Making an Offer Despite Domain Privacy Services | DomainInvesting.com

Making an Offer Despite Domain Privacy Services

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While doing Whois searches to try and acquire domain names in the aftermarket, I often encounter privacy services, and I generally don’t send an email inquiry. I’ve always figured the owner wasn’t interested in selling if he or she had the privacy shield in place. On second thought now, it might be a good opportunity to contact these people.

Did you know that you could send an email to the privacy email address on file, and many privacy guard services will forward your email directly to the owner?  This is the case with many companies, so if you have a compelling offer, you might want to try emailing the privacy service.

Despite the improving economy, some domain owners are still selling domain names that would not have been previously on the market. If you send a good offer, you might be surprised at the results. At the very least, you will probably be more likely to contact a domain owner that doesn’t receive as many inquiries as he would if his email address wasn’t privatized.

Keep in mind that this could result in an angry reply, as many owners really do not wish to be solicited even if you think your offer is good. One thing to keep in mind is that you should always make an offer that you wouldn’t be embarrassed by if you met the domain owner in person. There have been a couple of times where I’ve made the mistake of a lowball offer and it’s generally embarrassing :)


About The Author: Elliot Silver is an Internet entrepreneur and publisher of DomainInvesting.com. Elliot is also the founder and President of Top Notch Domains, LLC, a company that has sold seven figures worth of domain names in the last five years. Please read the DomainInvesting.com Terms of Use page for additional information about the publisher, website comment policy, disclosures, and conflicts of interest.


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Comments (9)

    Alex

    Elliot,

    This may be a little off topic….but I was wondering if you use any of the drop services such as FreshDrop, GoDrops, ExpiredDomainNames, etc.

    Thanks!

    May 3rd, 2010 at 9:03 pm

    Attila

    a little off topic is an under statement :-p

    May 4th, 2010 at 12:59 am

    Todd Mintz

    Spammers know this trick too…unfortunately :.)

    May 4th, 2010 at 8:30 am

    Alex

    @Atilla

    If you use a drop service to identify names you want, you can then contact the registrant before they drop and try to work out a deal. I believe Elliot has written about this before. So it ties in.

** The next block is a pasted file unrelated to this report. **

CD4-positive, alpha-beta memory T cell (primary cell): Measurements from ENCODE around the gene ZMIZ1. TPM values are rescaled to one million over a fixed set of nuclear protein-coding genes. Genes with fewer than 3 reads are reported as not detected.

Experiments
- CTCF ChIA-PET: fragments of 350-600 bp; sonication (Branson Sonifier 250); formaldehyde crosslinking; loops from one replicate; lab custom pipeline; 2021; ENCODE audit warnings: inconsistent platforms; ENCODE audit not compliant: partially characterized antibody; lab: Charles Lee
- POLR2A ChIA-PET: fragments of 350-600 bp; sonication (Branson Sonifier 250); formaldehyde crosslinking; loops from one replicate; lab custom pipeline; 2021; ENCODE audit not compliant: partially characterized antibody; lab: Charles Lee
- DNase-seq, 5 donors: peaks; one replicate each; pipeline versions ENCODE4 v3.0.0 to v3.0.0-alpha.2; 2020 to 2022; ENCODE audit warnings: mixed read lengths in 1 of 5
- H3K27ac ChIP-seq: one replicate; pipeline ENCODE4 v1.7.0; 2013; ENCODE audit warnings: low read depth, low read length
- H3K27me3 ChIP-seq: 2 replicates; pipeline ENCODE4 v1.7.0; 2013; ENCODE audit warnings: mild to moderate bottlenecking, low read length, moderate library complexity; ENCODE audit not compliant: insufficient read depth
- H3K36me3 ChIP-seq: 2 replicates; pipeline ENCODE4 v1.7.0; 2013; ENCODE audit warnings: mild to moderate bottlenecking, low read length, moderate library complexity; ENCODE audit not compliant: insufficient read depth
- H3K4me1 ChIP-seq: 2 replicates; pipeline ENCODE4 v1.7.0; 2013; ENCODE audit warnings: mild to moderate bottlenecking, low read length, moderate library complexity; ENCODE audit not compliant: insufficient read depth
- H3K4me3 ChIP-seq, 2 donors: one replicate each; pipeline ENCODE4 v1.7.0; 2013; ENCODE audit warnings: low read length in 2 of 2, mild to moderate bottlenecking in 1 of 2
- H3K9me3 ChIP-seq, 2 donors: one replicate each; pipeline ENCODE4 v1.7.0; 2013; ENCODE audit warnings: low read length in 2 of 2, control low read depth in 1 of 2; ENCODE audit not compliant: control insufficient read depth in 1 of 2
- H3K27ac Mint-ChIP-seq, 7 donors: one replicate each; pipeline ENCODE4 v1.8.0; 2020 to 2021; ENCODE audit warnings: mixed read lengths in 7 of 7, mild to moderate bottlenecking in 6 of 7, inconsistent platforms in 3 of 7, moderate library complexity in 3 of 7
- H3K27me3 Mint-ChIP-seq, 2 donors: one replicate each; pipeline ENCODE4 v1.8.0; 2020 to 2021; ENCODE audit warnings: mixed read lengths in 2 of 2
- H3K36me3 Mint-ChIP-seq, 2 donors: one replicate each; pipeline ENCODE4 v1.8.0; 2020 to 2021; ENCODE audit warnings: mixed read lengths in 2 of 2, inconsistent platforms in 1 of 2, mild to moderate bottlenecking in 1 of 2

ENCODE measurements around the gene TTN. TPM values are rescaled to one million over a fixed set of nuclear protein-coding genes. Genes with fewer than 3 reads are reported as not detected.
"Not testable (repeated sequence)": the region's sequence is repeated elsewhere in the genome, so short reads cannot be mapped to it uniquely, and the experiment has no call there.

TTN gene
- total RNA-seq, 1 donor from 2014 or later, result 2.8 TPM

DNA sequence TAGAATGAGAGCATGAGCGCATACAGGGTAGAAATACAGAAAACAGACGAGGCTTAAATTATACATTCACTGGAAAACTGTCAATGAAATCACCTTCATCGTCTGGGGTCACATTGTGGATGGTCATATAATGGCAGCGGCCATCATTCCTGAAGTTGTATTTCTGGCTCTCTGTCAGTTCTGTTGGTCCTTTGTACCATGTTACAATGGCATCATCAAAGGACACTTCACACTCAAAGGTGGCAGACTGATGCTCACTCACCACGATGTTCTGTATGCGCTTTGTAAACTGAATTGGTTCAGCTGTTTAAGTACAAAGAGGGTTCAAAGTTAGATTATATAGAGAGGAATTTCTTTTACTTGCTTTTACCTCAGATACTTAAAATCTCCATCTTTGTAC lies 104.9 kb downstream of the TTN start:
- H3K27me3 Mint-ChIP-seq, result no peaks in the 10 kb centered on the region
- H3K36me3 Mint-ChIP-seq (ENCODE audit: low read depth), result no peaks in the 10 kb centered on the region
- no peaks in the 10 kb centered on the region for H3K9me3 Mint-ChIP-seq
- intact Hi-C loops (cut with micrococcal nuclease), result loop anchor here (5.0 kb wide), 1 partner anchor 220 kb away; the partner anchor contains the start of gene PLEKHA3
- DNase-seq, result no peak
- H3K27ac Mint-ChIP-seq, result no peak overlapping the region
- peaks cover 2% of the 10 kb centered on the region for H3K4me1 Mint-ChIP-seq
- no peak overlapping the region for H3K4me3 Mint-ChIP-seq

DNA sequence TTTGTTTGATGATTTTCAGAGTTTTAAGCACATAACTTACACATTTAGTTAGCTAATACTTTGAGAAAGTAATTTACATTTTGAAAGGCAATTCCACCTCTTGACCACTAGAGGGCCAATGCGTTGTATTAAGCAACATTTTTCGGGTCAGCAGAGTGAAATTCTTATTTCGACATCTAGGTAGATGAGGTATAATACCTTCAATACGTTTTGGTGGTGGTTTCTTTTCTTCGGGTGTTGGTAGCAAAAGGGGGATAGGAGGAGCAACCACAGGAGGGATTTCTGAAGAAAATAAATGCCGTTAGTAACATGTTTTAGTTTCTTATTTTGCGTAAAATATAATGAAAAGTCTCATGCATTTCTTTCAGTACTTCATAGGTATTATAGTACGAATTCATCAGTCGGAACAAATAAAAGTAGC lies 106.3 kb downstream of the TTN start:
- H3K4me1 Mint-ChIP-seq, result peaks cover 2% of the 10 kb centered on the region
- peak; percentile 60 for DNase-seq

May 4th, 2010 at 11:57 am

    Donald

    I really have never tried to do this as I felt it was some sort of invasion. Now with reading your article I may have changed my mind. I might just give it a shot, Keeping in mind your lowballing theory.

    Thanks for the info. http://www.domainowl.com/

    May 4th, 2010 at 12:18 pm

    Attila

    @ Alex – couple of months ago I would of teared you a new…

    But like the old saying goes, can’t beat them? Join them! Fortunately for me I have a better sense and deeper pockets then to offer $4k on a domain like premium 3 LLL dot f’king com (UPC.com) – which in return only gets you in return is the domain owner who forgot to renew three things:

    1) ROFL (rolling on floor laughing)
    2) LMFAO (laughing my f’king a$$ off)
    3) Thanks for notifying me (click)

    The click part is where the previous domain owner hangs (clicks) the phone on you.

    Through these “methods” I once was angry about, I have acquired 6 domains out of 10 I’ve contacted. The two prefer not to sell and the other two currently in negotiation with. So from those who only get 2-5% turn around rate, just keep thinking you’re getting good karma by notifying the previous owner their domain dropped and hey “RENEW IT AND SELL TO ME FOR $25 BUCKS YOU DUMMY”

    Sorry for all the enthusiasm on your blog Elliot, I am just that way when I get excited…yeah, don’t start with the questions…

    May 4th, 2010 at 12:25 pm

    Attila

    “which in return only gets you in return”

    My lovely grammar, I know. I live in China for the past 6 years so be happy my English isn’t entirely ENGRISH! I speak Hungarian too, but none of you would understand wtf I am saying! hogy szere’tem 😉

    May 4th, 2010 at 12:37 pm

    Ira Zoot

    “One thing to keep in mind is that you should always make an offer that you wouldn’t be embarrassed by if you met the domain owner in person.”

    I really think the above is an important thing to do in the case of domain privacy, via whois or one of the various sales sites. I’m sure that you get as I do loads of low ball offers that don’t even
    warrant a response. If people had the common sense to do the above and not still think they could low ball with successful results I think there would be loads more of happy buyers and sellers.

    May 4th, 2010 at 7:51 pm

    Fred Mercaldo

    Elliot….excellent topic and commentary….as usual, you bare your soul and tactics.

    May 5th, 2010 at 12:28 am

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